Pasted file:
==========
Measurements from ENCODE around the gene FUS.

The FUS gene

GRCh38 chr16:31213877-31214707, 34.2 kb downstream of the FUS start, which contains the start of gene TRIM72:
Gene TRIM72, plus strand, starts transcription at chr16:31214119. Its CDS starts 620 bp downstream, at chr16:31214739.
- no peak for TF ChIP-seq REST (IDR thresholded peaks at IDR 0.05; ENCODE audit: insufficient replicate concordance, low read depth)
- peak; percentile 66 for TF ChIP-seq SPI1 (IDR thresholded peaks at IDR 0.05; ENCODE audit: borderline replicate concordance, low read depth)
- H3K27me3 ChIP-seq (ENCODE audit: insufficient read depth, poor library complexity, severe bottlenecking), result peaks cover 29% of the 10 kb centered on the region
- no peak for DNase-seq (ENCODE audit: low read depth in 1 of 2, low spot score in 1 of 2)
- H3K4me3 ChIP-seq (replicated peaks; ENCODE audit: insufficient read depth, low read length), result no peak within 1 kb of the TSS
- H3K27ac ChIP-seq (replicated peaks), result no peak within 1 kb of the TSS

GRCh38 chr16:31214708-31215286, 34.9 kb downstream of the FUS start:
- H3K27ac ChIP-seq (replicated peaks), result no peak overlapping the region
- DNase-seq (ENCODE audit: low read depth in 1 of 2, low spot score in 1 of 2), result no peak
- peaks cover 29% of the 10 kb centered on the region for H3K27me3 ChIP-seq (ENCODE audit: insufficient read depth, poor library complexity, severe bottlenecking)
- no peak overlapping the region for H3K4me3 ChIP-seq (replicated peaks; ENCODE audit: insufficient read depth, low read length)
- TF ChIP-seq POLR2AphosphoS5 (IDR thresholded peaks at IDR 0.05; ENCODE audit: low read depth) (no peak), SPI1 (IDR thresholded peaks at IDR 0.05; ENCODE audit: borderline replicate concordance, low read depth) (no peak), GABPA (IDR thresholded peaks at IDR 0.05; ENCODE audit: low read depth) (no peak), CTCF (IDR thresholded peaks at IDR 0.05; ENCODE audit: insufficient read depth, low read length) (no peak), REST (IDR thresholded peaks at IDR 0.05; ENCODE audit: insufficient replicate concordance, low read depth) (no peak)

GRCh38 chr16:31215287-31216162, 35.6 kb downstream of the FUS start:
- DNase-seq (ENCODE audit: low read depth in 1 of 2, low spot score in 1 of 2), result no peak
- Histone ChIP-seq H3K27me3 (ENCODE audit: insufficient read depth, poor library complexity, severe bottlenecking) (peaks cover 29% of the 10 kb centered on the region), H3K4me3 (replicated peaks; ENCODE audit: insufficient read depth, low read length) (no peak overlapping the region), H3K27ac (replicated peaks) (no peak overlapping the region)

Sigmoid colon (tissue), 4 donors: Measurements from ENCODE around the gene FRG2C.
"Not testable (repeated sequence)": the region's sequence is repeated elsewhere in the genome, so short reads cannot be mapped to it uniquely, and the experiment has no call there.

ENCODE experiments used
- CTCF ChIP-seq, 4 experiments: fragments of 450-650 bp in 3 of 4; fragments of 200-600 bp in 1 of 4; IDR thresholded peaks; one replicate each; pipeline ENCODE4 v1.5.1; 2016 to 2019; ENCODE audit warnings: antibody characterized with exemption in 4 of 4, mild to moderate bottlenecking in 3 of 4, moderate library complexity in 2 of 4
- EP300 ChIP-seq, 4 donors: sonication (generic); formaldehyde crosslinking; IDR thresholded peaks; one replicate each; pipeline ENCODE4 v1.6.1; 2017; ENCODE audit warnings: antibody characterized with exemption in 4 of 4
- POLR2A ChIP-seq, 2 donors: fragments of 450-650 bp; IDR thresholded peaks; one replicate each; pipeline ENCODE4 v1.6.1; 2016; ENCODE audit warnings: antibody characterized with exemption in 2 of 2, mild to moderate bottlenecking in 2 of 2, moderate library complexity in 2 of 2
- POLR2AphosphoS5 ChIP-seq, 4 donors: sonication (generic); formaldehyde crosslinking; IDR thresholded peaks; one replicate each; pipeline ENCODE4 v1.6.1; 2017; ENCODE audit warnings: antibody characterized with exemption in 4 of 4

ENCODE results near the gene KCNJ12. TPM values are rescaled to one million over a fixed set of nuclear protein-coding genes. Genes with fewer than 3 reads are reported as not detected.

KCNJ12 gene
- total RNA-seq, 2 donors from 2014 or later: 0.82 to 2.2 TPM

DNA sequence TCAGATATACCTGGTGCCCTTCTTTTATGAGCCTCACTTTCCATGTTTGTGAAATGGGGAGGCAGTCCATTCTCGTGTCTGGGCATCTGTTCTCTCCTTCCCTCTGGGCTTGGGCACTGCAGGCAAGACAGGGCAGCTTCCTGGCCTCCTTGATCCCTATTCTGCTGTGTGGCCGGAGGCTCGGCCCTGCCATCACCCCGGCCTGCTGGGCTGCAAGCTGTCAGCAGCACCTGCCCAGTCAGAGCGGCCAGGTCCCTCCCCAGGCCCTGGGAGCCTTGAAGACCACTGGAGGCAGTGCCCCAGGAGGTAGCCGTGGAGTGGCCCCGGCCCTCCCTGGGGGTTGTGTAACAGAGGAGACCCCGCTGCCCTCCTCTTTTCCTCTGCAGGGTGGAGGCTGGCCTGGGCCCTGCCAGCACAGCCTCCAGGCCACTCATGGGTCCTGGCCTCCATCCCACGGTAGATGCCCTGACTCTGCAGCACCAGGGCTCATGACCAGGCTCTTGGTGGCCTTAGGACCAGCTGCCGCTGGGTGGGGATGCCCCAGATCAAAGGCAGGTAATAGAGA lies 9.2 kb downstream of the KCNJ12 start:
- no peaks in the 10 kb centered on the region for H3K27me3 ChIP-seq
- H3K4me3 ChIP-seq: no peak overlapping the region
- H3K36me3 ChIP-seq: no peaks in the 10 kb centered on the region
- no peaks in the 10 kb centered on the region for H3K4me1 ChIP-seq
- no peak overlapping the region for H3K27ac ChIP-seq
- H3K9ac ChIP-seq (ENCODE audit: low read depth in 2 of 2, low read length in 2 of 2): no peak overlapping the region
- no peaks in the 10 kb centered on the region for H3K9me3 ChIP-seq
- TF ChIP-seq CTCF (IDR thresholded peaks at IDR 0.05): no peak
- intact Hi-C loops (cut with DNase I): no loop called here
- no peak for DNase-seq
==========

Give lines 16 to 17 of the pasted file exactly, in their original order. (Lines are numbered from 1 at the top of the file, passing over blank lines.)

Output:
- TF ChIP-seq POLR2AphosphoS5 (IDR thresholded peaks at IDR 0.05; ENCODE audit: low read depth) (no peak), SPI1 (IDR thresholded peaks at IDR 0.05; ENCODE audit: borderline replicate concordance, low read depth) (no peak), GABPA (IDR thresholded peaks at IDR 0.05; ENCODE audit: low read depth) (no peak), CTCF (IDR thresholded peaks at IDR 0.05; ENCODE audit: insufficient read depth, low read length) (no peak), REST (IDR thresholded peaks at IDR 0.05; ENCODE audit: insufficient replicate concordance, low read depth) (no peak)

GRCh38 chr16:31215287-31216162, 35.6 kb downstream of the FUS start: